Science and Technology
Technology issues - anthropology, fieldwork, cyberspace, virtual communities
Cyber-ethnography, defined as the study of online interaction, will pioneer new methods and theories as more and more human activites are conducted in cyberspace.
Anthropologists have traditionally conducted fieldwork by living in distant cultures, conducting interviews, and observing participants. As people conduct more and more activities online and leave digital tracks (pictures, blogs, emails, and such), anthropologists have begun to study human behaviour in cyberspace. Cyber-ethnographers participate in and observe blogs, Web sites, and chat rooms. They analyse how people form social networks or groups online and establish cultural identity. Visual anthropologists, media and cultural studies scholars, ludologists (who study video games from social science/humanities perspective), and science and technology scholars are among those who are building cyberethnography. See http://www.cas.usf.edu/anthropology/cma/CMAnthropologists.htm
for an example of the wide range of emerging cyberanthropologists.
Cyber-ethnography is part of the move to reconceptualize the traditional notion of 'the field'. In cyberspace, the boundaries of the observed field are both virtual and embedded in place, discursive and geographical. New methods for understanding the nature of virtual experiences and environments will explode as the variety and frequency of cyber-experiences grow.
- Increasing need for anthropologists to learn new skills to explore a new domain -- online personal media -- by transforming traditional methods such as participant observation and traditional tools such as firsthand contextual information about place
- Estimate as of May 2005 by Nielsen/NetRatings that there are 455 million inhabitants of the 'digital universe' who spend roughly 26.5 hours per month of their time at home connected to the Internet
- Employment of cyber-ethnographic techniques by anthropologists at elite universities that have cultural/social anthropology programs such as University of Michigan and Harvard University
- Recent research by anthropologists analyzing culture and power through blogs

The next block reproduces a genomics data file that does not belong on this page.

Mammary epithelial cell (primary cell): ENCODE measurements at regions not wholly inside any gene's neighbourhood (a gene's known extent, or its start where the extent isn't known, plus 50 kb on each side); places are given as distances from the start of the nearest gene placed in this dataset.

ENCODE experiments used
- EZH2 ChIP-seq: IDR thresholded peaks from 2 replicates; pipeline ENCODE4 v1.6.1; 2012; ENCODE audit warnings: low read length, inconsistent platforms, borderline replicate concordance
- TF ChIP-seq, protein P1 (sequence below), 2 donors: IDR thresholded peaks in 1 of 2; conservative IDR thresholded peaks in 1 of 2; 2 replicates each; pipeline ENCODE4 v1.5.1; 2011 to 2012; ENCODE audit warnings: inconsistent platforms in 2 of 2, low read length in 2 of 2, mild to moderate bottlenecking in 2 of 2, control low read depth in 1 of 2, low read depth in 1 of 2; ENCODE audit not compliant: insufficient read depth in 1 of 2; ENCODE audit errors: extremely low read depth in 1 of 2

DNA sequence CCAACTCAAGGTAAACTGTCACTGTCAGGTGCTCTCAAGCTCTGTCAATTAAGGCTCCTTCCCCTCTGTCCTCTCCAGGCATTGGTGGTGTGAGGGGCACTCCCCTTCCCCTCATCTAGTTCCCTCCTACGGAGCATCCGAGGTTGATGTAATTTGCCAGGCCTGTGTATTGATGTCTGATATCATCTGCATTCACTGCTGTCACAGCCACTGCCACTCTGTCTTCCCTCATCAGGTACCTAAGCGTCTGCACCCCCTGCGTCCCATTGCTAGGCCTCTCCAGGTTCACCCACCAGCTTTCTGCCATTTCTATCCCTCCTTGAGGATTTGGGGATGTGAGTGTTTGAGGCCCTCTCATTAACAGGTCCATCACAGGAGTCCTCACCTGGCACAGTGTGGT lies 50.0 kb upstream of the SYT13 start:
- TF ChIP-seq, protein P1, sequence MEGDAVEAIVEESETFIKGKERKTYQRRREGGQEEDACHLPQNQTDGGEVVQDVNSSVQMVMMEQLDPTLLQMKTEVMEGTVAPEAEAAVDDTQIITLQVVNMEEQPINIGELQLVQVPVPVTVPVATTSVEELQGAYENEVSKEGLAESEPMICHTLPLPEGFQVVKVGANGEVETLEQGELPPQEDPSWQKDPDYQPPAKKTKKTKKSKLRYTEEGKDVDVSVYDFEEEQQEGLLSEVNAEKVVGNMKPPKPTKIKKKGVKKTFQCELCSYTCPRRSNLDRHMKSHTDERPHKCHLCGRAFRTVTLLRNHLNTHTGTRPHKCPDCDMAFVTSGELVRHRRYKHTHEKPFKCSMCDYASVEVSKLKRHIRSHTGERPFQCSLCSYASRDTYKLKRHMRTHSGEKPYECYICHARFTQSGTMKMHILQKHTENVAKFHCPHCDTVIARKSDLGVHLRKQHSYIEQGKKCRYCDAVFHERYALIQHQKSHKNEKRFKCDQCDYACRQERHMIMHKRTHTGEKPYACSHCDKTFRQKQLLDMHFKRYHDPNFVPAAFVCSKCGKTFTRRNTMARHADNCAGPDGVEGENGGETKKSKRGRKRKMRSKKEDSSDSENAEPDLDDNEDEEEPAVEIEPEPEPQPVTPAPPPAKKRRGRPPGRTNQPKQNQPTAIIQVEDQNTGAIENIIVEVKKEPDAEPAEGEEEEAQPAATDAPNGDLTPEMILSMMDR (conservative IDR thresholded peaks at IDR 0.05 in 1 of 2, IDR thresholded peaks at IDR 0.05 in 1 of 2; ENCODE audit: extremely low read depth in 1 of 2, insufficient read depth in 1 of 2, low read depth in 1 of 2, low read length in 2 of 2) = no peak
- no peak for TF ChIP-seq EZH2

- Establishment at Cambridge University of a program that looks at the social implications of technology (broadband and nanotechnology)
What to Watch:
- Cyber-ethnography becomes increasingly accepted as an anthropological specialisation at universities worldwide.
- Development of new anthropological methodologies to help product design and usability engineers
- Increase in number of Internet users globally.
- Increase in the average time spent online across the globe and the subsequent formation of virtual communities
- University of Michigan
- Cambridge University
- Rice University
- University of San Francisco
- University of Hull
- Yonsei University (Korea) [link]
- University of Glasgow [link]
- University of York [link]
- UCL [link]
- Oxford Internet Institute [link]
- World Internet Project [link]
- ESRC e-Society project [link]
- Kuntsman, Adi. 2004. "Cyber-ethnography as home-work." Anthropology Matters Journal 6(2).
- Gajjala, Radhika. 2000. "Cyberethnography." [link]
- Interview with Jan English Lueck, Professor of anthropology, San Jose State University
- "Time Diary Studies 1998-2001." University of Maryland. 11 April 2003. 20 July 2005 [link].
- "Global Index." Nielsen/NetRatings. 20 July 2005 [link].
- Robin Mansell and Brian Collins, Trust and Crime in Information Societies, Edward Elgar 2005, ISBN 1-84542-177-9
- Yair Amichi-Hamburger, The Social Net: Human Behaviour in Cyberspace, 2005, OUP ISBN 0-19-857876-0
- Zhu Chenwei, In Code We Trust [link]
- Anna Tripp et al, A picture of New Zealand community and cultural identity in cyberspace [link]
At A Glance:
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